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Concrete class

jacob deiter
Ranch Hand

Joined: Apr 02, 2008
Posts: 576
If a class is Concrete class then it should extend a class??

For Example

Class A
{
}

Class B
{
A a=new A();
}

can I say Class A and B a Concrete class???
Paul Clapham
Bartender

Joined: Oct 14, 2005
Posts: 18541
    
    8

No, it just shouldn't be an abstract class.

Every class you write is going to extend some other class. Often it will extend Object, but that's still extending a class.
John de Michele
Rancher

Joined: Mar 09, 2009
Posts: 600
Jacob:

Not necessarily (other than the obligatory extension of Object). Any class that's not abstract is concrete. Usually, though, the term means that either the class is extending an abstract class, or is implementing an interface.

John.
Campbell Ritchie
Sheriff

Joined: Oct 13, 2005
Posts: 38517
    
  23
I would stick to Paul's definition: not abstract. You might say "concrete" to distinguish it from "abstract" but neither extending nor implementing makes a class any more "concrete."
W. Joe Smith
Ranch Hand

Joined: Feb 10, 2009
Posts: 710
Campbell Ritchie wrote:I would stick to Paul's definition: not abstract. You might say "concrete" to distinguish it from "abstract" but neither extending nor implementing makes a class any more "concrete."


Would that be the same as saying you can make an instance of the class? I thought the primary difference between abstract and "concrete" classes was that "concrete" classes could be instantiated whereas abstract classes could not.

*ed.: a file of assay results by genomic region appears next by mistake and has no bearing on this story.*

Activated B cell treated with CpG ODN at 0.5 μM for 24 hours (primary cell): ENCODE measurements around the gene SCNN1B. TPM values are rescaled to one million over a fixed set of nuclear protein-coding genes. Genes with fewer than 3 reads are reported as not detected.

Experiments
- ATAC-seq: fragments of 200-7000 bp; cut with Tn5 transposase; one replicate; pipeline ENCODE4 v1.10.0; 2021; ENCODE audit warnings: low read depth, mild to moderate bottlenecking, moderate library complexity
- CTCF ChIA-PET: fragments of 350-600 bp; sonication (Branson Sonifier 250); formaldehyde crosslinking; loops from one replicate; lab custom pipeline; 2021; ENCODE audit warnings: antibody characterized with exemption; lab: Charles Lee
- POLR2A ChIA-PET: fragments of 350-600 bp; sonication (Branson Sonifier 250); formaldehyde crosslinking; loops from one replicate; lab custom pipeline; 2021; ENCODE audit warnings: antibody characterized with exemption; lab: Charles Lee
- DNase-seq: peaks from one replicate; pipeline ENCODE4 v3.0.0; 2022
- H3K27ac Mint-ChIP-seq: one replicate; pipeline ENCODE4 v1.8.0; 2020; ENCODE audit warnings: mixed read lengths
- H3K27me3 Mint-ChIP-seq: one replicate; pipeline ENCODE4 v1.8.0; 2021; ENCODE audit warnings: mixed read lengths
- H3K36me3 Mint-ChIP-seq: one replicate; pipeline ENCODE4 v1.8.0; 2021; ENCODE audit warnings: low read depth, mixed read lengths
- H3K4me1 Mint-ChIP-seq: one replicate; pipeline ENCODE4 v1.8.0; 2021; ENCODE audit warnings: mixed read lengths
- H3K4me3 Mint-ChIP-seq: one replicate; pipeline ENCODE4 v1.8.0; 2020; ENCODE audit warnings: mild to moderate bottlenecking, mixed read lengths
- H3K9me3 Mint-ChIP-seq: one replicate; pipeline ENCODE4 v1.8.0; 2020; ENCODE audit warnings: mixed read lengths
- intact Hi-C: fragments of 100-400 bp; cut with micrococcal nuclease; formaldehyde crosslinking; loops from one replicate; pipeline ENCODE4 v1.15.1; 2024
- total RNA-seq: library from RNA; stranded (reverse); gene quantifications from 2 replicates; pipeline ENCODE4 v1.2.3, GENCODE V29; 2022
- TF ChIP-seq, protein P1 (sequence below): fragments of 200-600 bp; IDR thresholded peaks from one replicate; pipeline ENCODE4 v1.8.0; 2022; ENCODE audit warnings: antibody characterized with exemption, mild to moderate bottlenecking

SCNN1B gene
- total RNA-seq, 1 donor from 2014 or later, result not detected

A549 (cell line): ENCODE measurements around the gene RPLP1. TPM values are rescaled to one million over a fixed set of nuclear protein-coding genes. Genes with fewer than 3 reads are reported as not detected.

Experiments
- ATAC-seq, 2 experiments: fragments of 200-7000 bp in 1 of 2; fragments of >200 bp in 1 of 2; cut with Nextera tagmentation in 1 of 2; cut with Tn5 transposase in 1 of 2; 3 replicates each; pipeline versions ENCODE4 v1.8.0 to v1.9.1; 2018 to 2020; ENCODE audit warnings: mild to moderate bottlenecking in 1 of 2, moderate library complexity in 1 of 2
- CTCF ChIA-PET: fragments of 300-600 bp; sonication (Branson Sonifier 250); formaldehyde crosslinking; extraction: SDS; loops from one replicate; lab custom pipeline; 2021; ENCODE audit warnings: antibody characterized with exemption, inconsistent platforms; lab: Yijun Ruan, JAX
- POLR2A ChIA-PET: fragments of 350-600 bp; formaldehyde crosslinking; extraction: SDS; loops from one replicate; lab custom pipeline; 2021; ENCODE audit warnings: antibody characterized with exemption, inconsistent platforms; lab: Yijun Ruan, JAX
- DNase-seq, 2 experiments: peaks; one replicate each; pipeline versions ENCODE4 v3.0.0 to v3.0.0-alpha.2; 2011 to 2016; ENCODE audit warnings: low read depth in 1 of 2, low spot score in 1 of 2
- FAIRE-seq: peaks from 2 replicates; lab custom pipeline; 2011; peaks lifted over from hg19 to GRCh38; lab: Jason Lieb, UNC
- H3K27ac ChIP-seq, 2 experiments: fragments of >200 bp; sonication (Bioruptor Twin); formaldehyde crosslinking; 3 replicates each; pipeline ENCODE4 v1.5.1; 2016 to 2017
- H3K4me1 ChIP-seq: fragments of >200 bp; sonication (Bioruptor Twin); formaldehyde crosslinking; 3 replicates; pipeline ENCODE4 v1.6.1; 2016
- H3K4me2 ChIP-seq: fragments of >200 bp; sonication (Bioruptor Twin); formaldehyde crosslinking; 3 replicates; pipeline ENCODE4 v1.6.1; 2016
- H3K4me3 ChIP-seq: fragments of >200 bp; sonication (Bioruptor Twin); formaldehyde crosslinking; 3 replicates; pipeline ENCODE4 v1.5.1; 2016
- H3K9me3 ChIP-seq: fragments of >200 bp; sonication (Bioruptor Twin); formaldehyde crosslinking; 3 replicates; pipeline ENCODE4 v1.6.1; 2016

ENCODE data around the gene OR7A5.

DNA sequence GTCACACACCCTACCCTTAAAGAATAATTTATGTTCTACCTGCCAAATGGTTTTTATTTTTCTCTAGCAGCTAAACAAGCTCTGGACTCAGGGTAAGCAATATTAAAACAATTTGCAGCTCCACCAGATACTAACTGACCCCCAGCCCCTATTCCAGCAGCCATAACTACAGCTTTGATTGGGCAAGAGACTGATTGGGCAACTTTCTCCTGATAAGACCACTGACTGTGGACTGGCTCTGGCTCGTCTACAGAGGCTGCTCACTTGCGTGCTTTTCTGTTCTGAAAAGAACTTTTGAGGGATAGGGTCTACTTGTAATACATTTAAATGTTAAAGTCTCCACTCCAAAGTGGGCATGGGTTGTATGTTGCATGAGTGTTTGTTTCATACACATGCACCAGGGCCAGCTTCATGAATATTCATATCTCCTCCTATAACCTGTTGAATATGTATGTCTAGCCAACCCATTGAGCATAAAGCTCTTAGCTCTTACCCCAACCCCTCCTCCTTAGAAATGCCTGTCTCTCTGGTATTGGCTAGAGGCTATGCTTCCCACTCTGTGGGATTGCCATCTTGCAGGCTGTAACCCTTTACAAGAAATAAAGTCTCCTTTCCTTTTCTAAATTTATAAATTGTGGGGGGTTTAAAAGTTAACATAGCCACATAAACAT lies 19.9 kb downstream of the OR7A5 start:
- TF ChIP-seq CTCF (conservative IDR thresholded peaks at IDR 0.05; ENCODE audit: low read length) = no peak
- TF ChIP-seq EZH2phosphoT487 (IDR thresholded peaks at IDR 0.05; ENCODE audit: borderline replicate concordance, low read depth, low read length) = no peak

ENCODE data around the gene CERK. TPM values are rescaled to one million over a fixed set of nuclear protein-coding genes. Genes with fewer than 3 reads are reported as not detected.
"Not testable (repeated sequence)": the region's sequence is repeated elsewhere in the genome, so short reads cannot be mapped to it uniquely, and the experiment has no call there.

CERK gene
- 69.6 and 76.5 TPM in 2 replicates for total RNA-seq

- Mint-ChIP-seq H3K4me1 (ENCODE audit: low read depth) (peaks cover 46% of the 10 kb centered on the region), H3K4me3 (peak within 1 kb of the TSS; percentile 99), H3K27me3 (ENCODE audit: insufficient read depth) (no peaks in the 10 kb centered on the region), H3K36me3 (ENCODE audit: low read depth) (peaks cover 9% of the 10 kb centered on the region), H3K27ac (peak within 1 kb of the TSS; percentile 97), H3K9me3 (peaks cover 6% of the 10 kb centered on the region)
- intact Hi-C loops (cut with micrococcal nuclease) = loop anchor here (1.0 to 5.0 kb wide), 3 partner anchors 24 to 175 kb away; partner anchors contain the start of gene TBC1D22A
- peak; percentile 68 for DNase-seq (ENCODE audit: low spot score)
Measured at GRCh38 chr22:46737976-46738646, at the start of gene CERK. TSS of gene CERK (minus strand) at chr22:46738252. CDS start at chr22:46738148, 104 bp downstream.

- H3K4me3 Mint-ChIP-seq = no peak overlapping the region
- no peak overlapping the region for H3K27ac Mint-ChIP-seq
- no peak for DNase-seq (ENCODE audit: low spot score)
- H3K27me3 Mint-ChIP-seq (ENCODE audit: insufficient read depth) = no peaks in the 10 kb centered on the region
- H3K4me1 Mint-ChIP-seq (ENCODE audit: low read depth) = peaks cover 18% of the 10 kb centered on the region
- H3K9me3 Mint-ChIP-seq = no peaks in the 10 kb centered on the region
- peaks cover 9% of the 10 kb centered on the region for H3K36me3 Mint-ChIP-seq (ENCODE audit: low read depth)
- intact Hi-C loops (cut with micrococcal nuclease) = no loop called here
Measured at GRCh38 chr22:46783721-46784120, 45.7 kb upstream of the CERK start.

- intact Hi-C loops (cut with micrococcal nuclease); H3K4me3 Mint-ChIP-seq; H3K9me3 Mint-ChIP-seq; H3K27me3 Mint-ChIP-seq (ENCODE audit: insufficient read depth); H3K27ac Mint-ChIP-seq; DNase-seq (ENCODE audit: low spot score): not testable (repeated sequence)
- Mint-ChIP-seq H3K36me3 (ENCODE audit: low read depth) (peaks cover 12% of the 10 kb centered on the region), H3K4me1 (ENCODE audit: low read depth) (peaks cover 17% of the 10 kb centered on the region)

SCJA
When I die, I want people to look at me and say "Yeah, he might have been crazy, but that was one zarkin frood that knew where his towel was."
Campbell Ritchie
Sheriff

Joined: Oct 13, 2005
Posts: 38517
    
  23
Not quite. You can't instantiate an abstract class, but there are some concrete classes which cannot be instantiated either. Example: java.lang.Math.
Any class you can create an instance of, however, is concrete.
W. Joe Smith
Ranch Hand

Joined: Feb 10, 2009
Posts: 710
Campbell Ritchie wrote:Not quite. You can't instantiate an abstract class, but there are some concrete classes which cannot be instantiated either. Example: java.lang.Math.
Any class you can create an instance of, however, is concrete.


Ah, that makes sense.
Campbell Ritchie
Sheriff

Joined: Oct 13, 2005
Posts: 38517
    
  23
W. Joe Smith wrote:Ah, that makes sense.
That's unusual for one of my posts
 
I agree. Here's the link: http://aspose.com/file-tools
 
subject: Concrete class